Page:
‘Hollywood’ World Party / 1993
Take New York, remember Paris or sing of Chicago, but don’t ever forget that Southern California is the leading landscape of pop-music dreamers. From the days when Bing Crosby crooned of the San Fernando Valley as a giddy heaven on Earth (how’s that going?) to N.W.A’s slightly less rosy “Straight Outta Compton” and beyond, the lyrics on the radio have long reminded us that Southern California -- for better or worse -- is best mapped in lyrics. In the SoCal Songbook, we look at a SoCal-related song, old or new, and check its cultural compass points.
IN song, Los Angeles is relentlessly female and typically dabs tragic perfume on its wrists. That is the case, certainly, with “Hollywood,” a shimmering, poolside ode to an imaginary girl named Holly. She came to Karl Wallinger, the Welsh auteur of the Brit-pop band World Party, through a photograph of a German model he once knew.
“She was sitting in a summer lounger wearing these 1950s clothes and she became Holly to me,” Wallinger says. “The title is a play on words -- ‘Holly would, wouldn’t she?’ -- and it’s about the place as well as the heroine and the ease in which she does just about anything.”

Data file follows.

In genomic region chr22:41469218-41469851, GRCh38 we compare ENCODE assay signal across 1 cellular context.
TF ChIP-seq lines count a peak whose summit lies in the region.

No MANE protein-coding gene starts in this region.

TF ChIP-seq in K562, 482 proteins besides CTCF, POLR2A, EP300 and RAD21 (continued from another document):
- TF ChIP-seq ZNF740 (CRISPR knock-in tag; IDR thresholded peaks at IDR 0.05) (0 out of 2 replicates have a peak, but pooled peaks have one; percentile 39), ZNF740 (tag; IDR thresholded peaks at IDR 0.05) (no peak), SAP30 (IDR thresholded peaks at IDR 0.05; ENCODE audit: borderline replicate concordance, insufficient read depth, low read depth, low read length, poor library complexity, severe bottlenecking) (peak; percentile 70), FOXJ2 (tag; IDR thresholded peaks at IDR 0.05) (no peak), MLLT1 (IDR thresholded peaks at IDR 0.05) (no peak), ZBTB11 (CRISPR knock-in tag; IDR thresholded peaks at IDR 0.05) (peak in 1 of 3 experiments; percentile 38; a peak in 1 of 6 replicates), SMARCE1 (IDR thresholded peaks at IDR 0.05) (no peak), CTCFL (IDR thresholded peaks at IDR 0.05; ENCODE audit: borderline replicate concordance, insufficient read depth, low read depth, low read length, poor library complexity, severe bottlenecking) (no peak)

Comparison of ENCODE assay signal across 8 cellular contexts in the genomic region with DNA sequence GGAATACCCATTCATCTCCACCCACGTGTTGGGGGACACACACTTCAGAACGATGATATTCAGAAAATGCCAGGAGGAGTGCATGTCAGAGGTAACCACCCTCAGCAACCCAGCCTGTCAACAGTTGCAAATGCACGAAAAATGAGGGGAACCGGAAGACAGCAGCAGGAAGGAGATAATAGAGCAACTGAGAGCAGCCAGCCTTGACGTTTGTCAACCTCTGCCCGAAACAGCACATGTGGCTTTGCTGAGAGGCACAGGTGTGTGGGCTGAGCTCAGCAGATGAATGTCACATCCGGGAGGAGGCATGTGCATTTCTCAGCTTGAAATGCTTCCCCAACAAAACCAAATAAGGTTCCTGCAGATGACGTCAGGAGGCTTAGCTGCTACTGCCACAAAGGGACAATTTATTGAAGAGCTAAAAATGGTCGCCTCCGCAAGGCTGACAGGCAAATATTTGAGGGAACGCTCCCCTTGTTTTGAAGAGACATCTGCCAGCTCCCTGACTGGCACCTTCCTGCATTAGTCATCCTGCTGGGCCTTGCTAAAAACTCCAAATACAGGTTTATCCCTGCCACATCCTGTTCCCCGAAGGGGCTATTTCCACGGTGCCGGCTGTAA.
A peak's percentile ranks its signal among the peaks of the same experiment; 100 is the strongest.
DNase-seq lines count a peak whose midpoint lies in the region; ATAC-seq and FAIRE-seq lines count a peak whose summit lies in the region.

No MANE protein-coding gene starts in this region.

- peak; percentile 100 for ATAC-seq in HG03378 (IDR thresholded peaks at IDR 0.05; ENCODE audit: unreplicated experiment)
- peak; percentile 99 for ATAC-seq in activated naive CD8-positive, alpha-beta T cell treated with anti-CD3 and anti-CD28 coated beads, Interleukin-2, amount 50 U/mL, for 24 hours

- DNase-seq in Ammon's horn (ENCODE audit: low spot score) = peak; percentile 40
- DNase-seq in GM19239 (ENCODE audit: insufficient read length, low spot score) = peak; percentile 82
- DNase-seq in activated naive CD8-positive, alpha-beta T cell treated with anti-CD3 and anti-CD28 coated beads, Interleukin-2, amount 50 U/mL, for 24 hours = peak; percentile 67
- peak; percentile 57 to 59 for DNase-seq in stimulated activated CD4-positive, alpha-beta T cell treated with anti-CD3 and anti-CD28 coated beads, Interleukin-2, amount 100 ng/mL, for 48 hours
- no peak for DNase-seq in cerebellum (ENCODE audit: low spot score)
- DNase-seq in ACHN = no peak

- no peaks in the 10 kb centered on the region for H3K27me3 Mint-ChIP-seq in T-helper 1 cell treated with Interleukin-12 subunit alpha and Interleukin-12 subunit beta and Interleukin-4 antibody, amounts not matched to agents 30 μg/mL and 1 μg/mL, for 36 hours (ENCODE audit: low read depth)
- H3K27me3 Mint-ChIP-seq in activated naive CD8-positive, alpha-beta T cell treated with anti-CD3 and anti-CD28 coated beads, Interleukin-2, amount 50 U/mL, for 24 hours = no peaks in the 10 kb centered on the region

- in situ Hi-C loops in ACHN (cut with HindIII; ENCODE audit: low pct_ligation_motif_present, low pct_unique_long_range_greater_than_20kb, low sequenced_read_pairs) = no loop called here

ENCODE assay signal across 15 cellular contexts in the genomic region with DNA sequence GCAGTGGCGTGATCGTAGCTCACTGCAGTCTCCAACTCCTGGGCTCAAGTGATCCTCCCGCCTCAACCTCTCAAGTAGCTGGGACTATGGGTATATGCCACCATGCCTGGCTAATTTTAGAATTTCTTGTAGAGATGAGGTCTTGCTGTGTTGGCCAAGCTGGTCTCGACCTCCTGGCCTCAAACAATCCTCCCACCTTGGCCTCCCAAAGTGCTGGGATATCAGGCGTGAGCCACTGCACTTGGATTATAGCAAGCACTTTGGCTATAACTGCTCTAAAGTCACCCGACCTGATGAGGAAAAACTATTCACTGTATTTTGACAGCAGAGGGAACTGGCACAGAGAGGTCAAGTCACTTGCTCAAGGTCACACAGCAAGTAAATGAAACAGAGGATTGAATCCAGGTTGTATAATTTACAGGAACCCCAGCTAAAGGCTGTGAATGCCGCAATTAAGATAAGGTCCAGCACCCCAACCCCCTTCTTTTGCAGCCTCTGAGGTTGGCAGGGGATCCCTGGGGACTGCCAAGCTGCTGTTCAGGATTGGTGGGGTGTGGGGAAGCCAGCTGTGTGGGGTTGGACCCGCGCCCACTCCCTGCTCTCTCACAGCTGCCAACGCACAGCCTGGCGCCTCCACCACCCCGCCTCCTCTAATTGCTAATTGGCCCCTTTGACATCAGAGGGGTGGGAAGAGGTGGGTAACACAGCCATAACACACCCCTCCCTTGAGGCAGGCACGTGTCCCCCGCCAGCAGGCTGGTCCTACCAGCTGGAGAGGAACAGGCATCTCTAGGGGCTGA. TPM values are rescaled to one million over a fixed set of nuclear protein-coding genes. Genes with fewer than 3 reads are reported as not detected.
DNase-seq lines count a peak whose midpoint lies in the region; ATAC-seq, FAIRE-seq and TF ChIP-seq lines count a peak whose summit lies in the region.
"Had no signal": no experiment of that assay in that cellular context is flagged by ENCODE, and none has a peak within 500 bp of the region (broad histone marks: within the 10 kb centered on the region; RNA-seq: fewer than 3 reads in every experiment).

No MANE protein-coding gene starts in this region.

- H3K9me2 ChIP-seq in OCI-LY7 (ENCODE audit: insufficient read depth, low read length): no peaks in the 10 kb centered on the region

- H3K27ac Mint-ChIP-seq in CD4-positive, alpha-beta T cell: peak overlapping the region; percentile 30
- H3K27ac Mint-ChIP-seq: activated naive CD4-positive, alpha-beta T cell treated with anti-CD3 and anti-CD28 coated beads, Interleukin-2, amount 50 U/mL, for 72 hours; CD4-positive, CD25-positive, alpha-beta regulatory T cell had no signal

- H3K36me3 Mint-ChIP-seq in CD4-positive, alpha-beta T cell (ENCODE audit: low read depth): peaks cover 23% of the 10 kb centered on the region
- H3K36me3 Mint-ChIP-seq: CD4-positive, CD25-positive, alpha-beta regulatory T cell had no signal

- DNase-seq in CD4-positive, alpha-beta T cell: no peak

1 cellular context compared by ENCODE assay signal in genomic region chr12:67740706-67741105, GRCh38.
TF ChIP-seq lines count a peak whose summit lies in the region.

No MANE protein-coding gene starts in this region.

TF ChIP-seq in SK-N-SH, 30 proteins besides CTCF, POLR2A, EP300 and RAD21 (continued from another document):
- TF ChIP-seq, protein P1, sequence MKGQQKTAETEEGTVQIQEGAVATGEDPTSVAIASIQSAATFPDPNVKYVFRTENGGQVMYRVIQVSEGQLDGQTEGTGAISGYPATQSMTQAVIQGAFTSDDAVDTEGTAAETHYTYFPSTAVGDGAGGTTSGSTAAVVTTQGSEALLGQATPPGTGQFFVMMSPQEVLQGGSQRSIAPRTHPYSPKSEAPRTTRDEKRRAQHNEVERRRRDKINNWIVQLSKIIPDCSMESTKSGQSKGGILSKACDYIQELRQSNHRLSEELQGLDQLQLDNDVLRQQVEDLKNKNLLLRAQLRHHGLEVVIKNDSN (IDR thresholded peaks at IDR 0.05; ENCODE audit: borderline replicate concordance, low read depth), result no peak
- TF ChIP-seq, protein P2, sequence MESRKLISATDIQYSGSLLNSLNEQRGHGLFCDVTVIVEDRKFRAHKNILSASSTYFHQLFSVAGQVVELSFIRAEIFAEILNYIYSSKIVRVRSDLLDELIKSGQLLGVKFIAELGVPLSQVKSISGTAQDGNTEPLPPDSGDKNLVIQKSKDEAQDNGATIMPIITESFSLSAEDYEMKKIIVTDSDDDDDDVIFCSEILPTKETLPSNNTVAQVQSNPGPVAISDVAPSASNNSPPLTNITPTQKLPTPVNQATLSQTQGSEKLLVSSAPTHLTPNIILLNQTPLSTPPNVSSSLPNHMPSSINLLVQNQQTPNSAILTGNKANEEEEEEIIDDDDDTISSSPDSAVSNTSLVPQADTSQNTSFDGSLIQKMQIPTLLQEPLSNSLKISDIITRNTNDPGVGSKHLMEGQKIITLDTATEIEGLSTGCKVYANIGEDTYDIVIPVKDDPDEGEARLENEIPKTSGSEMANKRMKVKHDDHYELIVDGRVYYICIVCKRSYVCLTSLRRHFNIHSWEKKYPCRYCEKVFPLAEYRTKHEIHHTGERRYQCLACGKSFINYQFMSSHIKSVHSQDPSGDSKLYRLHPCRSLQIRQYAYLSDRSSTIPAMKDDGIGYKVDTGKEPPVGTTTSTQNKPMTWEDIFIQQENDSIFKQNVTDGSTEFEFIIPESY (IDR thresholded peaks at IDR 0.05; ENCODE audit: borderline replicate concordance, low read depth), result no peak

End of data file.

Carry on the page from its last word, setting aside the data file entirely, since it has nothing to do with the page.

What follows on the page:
The air-brushed falsetto, the swoon of the synthesizers and a world-weary leer converge in the song to make it pretty and sad. Like a Nathanael West story or Dorothy Stratten’s life, it gets grimmer the further it goes into Hollywood.
“In the lifeboat, there she is setting sail
There is someone else’s dreams
There she is looking beautiful again
There she is in a mountain stream.
Holly would, wouldn’t she
Wallinger gives a wry chuckle and nods to the movie industry’s “long and deeply respectful treatment of women” as the backbone for his song but gives credit for any lyrical achievement to Rimbaud’s “A Winter Dream” and its gorgeous flirt-speak about a kiss that travels like a spider down a woman’s neck and must be searched for in the dress seams below.
In his travels to L.A., Wallinger says he has found only the “parts that are quite inviting and not the other bits.” He shrugs off any suggestion that “Hollywood” should be deconstructed too vigorously. “There’s no great point to it, no message, it’s just about a dream and a sound.” Sounds like Hollywood.
-- Geoff Boucher